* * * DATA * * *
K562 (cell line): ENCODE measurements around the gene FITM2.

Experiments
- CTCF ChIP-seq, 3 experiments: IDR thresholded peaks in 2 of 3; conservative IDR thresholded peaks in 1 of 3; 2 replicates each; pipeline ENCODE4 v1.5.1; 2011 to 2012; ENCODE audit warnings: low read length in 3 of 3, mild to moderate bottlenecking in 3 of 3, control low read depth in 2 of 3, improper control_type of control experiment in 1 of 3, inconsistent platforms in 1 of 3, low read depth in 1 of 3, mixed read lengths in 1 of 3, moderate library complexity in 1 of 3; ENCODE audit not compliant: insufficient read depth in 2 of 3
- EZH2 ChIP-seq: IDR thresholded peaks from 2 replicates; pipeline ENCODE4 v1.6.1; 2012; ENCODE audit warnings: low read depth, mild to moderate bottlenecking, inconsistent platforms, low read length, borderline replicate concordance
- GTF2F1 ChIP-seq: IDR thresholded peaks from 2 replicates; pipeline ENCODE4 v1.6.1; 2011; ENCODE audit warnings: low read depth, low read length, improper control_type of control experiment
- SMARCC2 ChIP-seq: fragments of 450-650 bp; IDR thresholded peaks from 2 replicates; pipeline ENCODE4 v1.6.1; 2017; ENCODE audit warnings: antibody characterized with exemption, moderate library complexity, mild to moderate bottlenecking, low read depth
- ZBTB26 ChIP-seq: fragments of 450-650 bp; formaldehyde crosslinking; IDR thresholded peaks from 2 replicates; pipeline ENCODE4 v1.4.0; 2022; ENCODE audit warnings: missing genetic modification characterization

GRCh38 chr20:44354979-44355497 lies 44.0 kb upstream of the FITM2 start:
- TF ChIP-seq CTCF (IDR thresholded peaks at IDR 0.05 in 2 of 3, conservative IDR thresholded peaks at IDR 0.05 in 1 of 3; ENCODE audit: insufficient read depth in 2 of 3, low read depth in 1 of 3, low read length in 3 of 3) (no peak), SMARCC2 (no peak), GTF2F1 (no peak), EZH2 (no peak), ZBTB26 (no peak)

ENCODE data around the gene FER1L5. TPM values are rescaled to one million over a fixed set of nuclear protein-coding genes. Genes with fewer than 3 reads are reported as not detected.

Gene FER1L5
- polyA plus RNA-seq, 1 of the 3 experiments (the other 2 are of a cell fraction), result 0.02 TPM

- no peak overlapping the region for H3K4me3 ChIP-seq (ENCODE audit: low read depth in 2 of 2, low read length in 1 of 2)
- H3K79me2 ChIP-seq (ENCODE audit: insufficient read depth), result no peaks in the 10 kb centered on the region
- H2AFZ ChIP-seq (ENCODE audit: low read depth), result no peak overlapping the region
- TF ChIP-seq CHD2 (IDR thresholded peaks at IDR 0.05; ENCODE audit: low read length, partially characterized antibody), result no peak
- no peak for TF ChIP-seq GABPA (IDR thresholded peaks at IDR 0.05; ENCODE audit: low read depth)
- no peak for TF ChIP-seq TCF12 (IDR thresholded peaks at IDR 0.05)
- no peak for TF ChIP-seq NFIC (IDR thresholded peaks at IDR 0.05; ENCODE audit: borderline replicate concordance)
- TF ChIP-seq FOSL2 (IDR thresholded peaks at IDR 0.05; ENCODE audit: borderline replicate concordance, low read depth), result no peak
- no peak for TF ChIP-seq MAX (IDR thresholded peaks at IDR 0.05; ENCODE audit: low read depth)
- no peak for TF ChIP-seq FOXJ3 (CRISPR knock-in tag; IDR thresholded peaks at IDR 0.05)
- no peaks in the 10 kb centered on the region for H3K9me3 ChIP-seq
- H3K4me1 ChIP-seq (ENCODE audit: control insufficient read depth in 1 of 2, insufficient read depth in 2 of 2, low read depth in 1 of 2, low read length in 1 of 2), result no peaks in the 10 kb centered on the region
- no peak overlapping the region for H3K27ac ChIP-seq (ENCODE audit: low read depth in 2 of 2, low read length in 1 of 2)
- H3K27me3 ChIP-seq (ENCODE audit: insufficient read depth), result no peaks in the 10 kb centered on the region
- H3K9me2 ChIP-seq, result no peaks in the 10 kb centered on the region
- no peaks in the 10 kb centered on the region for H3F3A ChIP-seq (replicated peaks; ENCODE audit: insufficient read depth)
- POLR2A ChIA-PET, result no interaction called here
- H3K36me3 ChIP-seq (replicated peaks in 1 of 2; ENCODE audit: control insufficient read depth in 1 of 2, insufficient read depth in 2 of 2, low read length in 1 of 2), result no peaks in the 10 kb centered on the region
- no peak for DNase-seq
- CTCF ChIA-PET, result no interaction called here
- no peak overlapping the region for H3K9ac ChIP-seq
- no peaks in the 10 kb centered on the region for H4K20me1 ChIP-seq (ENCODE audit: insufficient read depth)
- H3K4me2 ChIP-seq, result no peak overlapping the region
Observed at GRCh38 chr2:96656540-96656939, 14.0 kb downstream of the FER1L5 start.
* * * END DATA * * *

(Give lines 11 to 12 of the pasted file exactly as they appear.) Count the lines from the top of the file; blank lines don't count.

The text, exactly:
Gene FER1L5
- polyA plus RNA-seq, 1 of the 3 experiments (the other 2 are of a cell fraction), result 0.02 TPM